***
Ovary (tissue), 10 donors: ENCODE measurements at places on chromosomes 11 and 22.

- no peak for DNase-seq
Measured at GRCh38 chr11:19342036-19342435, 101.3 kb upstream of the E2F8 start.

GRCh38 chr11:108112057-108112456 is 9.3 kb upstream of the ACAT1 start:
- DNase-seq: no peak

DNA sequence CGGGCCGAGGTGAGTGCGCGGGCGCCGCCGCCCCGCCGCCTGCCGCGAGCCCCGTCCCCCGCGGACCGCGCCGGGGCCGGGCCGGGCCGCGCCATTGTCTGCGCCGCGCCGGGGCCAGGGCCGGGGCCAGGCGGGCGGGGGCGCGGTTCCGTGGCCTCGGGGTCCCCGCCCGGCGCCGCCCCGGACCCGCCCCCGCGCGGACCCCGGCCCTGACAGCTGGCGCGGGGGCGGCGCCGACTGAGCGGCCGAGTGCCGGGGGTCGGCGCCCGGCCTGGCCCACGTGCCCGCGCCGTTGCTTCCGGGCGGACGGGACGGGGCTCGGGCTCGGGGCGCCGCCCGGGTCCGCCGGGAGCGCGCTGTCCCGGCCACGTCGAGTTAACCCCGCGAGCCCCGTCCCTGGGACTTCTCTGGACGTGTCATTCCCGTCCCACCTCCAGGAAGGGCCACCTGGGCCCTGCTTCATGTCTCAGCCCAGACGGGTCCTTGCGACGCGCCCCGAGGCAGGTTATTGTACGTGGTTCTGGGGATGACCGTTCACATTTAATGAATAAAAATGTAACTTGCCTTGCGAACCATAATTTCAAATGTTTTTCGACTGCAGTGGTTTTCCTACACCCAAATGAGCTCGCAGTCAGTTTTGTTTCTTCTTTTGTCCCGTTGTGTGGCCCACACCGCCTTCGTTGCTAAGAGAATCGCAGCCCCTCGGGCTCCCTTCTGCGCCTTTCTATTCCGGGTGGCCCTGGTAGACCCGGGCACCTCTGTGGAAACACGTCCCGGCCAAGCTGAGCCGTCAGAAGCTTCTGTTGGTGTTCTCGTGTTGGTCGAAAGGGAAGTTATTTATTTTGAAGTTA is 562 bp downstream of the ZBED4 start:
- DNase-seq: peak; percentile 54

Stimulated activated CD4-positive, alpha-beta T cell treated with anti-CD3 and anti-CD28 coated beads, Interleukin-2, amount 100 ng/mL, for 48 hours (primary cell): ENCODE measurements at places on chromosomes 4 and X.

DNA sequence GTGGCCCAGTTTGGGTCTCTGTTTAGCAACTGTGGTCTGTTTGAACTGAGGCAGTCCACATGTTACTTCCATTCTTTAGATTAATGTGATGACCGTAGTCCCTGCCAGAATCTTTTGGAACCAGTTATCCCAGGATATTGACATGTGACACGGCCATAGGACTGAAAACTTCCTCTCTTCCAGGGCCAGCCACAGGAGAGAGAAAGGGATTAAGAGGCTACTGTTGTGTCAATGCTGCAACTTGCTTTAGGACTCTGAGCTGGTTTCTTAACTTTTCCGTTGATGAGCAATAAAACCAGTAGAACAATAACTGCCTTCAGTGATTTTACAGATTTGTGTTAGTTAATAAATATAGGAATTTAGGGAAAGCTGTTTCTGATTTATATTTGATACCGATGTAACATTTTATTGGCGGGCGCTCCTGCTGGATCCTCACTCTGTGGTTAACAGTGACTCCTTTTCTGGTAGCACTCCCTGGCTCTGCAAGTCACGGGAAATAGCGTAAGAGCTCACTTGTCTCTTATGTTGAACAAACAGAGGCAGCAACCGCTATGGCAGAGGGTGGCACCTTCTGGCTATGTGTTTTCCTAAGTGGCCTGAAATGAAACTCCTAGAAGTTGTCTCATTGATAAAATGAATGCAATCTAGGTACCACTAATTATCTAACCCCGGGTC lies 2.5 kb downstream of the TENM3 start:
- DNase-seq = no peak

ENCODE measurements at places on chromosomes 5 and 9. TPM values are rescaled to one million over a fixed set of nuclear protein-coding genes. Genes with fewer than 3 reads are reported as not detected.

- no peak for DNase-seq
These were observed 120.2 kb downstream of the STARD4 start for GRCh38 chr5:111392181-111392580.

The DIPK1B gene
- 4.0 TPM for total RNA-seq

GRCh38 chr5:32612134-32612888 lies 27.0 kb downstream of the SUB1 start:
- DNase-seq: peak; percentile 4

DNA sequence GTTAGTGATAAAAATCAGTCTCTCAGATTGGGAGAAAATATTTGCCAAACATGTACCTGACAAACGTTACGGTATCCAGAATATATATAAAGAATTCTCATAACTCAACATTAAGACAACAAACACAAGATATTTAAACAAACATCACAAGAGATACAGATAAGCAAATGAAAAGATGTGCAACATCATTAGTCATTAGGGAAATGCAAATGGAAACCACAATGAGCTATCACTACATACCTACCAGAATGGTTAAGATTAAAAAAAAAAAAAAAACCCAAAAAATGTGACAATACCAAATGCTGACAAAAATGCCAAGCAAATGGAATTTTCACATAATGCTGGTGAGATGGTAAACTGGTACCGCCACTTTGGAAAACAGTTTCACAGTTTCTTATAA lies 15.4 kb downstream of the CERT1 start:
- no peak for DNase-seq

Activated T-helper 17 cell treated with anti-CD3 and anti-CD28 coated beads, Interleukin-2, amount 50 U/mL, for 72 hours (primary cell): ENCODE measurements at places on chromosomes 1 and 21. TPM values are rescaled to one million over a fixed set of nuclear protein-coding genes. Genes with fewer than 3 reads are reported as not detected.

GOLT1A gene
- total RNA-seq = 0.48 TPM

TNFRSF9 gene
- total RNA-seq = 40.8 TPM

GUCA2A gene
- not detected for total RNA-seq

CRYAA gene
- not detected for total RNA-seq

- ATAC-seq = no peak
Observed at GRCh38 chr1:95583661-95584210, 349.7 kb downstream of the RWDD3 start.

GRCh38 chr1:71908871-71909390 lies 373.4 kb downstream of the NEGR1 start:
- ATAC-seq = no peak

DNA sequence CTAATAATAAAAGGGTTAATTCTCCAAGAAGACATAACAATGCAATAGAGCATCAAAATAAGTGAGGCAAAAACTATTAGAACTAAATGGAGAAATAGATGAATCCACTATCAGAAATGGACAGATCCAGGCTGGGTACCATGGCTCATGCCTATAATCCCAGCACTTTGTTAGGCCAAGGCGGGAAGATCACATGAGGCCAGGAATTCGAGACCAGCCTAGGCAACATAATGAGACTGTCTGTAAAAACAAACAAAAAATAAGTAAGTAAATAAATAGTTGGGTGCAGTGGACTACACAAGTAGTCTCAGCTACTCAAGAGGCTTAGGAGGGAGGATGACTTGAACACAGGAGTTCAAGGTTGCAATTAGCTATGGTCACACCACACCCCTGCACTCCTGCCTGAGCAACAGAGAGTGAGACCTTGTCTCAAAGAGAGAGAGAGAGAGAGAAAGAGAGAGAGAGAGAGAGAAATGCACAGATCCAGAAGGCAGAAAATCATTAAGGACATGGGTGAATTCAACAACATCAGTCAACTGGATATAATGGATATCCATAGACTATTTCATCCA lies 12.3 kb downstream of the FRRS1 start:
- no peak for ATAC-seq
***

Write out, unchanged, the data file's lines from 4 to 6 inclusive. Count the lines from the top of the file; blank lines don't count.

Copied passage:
GRCh38 chr11:108112057-108112456 is 9.3 kb upstream of the ACAT1 start:
- DNase-seq: no peak

DNA sequence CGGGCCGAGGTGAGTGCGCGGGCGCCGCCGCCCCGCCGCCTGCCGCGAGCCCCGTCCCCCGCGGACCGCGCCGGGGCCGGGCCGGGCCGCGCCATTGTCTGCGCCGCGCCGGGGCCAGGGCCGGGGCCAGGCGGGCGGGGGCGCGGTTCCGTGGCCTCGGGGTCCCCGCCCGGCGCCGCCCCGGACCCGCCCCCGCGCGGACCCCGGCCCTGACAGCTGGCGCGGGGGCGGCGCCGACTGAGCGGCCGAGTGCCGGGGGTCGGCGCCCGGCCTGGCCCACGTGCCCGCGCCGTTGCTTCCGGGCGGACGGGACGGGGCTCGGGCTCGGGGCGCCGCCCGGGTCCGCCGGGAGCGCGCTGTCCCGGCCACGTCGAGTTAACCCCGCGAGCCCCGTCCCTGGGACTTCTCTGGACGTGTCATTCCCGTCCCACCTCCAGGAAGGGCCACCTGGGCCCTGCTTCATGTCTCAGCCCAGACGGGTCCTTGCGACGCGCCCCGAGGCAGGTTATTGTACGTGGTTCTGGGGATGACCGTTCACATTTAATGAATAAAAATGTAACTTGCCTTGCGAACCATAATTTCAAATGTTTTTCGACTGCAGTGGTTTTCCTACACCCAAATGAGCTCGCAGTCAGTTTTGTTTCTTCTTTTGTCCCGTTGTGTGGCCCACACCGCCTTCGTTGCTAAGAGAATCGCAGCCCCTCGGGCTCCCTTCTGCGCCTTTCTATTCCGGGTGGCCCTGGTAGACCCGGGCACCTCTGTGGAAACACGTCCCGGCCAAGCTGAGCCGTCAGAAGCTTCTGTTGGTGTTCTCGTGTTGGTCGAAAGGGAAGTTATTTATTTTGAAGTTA is 562 bp downstream of the ZBED4 start: